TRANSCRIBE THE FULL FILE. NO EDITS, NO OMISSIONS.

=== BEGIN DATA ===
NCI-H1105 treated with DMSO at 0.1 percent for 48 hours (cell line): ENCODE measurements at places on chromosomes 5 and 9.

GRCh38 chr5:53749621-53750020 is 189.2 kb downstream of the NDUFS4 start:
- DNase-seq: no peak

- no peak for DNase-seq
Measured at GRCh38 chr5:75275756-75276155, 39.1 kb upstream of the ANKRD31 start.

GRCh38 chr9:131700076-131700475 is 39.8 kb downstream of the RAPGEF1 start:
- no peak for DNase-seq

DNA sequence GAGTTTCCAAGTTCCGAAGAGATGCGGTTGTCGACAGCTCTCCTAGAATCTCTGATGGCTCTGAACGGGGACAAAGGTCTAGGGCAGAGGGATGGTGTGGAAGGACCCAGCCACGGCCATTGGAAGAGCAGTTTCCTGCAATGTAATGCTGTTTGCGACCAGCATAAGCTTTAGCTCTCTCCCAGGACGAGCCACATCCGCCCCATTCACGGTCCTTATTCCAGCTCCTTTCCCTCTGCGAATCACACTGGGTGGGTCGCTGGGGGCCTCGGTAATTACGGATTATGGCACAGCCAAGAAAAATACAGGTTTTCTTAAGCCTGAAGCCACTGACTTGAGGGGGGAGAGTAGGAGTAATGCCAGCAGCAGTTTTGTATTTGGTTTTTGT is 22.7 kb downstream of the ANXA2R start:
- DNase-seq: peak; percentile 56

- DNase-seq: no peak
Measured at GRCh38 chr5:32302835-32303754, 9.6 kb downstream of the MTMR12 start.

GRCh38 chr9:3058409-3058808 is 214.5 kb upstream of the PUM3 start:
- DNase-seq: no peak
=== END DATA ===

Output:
NCI-H1105 treated with DMSO at 0.1 percent for 48 hours (cell line): ENCODE measurements at places on chromosomes 5 and 9.

GRCh38 chr5:53749621-53750020 is 189.2 kb downstream of the NDUFS4 start:
- DNase-seq: no peak

- no peak for DNase-seq
Measured at GRCh38 chr5:75275756-75276155, 39.1 kb upstream of the ANKRD31 start.

GRCh38 chr9:131700076-131700475 is 39.8 kb downstream of the RAPGEF1 start:
- no peak for DNase-seq

DNA sequence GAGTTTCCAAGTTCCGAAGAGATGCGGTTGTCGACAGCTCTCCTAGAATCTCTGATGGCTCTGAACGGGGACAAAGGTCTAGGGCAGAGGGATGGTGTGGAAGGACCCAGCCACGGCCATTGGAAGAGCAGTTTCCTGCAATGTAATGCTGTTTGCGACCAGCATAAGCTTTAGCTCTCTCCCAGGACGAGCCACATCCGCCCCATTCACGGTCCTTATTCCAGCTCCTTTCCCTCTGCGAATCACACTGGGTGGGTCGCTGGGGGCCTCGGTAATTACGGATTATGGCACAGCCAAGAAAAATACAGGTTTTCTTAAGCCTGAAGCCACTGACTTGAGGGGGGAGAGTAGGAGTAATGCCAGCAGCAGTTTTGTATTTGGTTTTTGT is 22.7 kb downstream of the ANXA2R start:
- DNase-seq: peak; percentile 56

- DNase-seq: no peak
Measured at GRCh38 chr5:32302835-32303754, 9.6 kb downstream of the MTMR12 start.

GRCh38 chr9:3058409-3058808 is 214.5 kb upstream of the PUM3 start:
- DNase-seq: no peak